A shrieking noise warped in Jimmy’s ears. It was worse than he’d ever felt, more intense than the aches that woke him up at night and drove him to wandering around the house, asking the surrounding silence aloud what he needed to do. In the diner now he flinched, ducked from the sound, felt his wife reach out and touch his bent elbows. Her voice was a small thing, engulfed by a shattering of light and the man’s strong grip on his shoulder, pulling him out of sudden suffering.
Jimmy Novak picked his head up and the diner was a shell. There were no booths but the one he was in. There were no people but the man who claimed to know him. There was light but it was in the air and existed from itself, not from any external source. Jimmy felt on the outskirts of himself, like he was trusting something to take him even though he did not know it or could not understand it.
The man sitting across from him was examining him, on high alert.
“Has this happened before?” the man asked.
“This?” Jimmy looked around the contorted room. “No, not like this.”
“But the sounds.”
“Sounds? Yes.” Jimmy regarded him with a hopeful frankness. “Are you an angel?”
“Is that what you think you’re hearing?” asked the man. “Like heavenly hosts speak in some high frequency radio feedback?”
“I don’t know how I know,” said Jimmy.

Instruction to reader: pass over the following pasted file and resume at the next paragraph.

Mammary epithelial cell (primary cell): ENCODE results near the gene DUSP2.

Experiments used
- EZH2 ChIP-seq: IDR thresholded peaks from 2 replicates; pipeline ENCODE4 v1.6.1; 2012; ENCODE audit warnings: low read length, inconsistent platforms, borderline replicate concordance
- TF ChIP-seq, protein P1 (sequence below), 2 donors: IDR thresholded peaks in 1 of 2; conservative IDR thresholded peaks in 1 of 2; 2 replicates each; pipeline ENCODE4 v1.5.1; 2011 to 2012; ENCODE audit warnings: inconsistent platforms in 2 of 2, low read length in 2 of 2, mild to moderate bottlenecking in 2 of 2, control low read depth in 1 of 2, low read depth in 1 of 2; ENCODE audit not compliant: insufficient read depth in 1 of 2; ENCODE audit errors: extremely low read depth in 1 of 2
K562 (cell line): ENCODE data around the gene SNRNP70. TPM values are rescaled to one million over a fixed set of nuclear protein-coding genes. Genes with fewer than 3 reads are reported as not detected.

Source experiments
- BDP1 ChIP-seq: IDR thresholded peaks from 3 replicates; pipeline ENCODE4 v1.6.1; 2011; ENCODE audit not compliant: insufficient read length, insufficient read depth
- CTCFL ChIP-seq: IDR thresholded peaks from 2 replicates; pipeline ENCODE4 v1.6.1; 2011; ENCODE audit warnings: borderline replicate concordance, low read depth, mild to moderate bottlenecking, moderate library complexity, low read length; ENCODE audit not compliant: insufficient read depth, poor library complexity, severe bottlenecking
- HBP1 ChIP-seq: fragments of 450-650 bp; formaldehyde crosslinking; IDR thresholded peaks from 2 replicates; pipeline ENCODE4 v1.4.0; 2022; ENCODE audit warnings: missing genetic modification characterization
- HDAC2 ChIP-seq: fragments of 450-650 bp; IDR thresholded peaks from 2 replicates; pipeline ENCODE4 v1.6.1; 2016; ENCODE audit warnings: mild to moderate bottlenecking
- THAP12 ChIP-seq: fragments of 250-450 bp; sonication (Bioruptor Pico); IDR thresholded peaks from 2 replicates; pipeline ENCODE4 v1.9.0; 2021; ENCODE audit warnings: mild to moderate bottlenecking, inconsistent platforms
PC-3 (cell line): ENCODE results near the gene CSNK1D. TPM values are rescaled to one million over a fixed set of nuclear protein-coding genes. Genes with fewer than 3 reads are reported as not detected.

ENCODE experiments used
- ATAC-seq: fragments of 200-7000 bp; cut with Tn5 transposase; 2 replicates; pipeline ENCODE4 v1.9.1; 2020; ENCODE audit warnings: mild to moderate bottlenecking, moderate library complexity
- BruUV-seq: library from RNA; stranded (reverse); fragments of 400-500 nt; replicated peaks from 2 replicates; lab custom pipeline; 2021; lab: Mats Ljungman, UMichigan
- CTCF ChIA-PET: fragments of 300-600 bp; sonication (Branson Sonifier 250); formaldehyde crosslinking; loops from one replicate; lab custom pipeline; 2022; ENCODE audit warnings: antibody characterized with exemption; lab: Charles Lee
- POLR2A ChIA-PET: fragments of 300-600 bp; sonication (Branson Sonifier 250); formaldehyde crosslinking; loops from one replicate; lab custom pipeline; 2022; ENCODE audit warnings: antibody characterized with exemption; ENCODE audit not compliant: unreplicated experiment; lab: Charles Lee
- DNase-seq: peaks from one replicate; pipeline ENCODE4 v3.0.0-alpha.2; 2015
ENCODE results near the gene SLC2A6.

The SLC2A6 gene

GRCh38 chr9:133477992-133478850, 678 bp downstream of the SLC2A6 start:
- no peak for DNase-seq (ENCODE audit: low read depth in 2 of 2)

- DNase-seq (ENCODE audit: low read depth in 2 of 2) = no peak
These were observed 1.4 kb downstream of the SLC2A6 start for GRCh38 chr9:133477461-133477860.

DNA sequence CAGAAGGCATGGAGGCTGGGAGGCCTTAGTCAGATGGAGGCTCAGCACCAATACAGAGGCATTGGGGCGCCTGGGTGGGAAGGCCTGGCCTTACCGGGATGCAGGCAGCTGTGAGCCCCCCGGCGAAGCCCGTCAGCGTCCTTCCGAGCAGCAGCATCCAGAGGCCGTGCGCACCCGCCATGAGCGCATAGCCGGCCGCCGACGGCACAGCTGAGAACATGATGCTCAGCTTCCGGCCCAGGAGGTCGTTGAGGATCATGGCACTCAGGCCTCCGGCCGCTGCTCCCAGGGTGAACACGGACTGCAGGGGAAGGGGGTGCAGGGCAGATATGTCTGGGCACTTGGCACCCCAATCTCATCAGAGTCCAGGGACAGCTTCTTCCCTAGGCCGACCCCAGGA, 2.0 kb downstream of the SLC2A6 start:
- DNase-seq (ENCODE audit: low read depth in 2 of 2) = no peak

The man didn’t look away. “I don’t know if I believe all this shit yet.” He paused. “I’m not an angel, by the way.”
The noise in Jimmy’s head was still high, still painful, but he felt it aligning with him. It was no longer an external factor affecting him internally; it was becoming part of him. He was getting closer to understanding it.
“You were sent here for me,” said Jimmy.
The man nodded, slowly. “My brother and I. We’ve dealt with a lot of… interesting sons of bitches. Things you wouldn’t believe unless you saw them.”
“What do you believe I am?”
“I believe you’re Jimmy Novak,” said the man. “I don’t know if I believe what you will be.”
Jimmy studied him, the stubble on his face, the crease of his clothes, the smell of gasoline.
“Do you believe in God?” Jimmy asked.
The man laughed, once. It was not derisive. “Believing in God does not make a person religious,” he said. “From my experience it’s actually a practical thing. Like believing in shape-shifters and demons and tricksters.”
“God does not deceive,” said Jimmy.
“How can you be sure?” asked the man. He prodded the table with a pointed finger. “Even if it’s not intentional, come on—God deceives. What brought us here? Why don’t we get straight answers, direct conversation? You’re just as confused as I am. Why do we have to be confused?”
“Our misperception does not implicate God for deception,” said Jimmy.
“It sure as hell doesn’t exonerate him.”
The anger and frustration in the man’s voice made Jimmy sit up straighter, steady himself.
“Are you here to kill me?” asked Jimmy.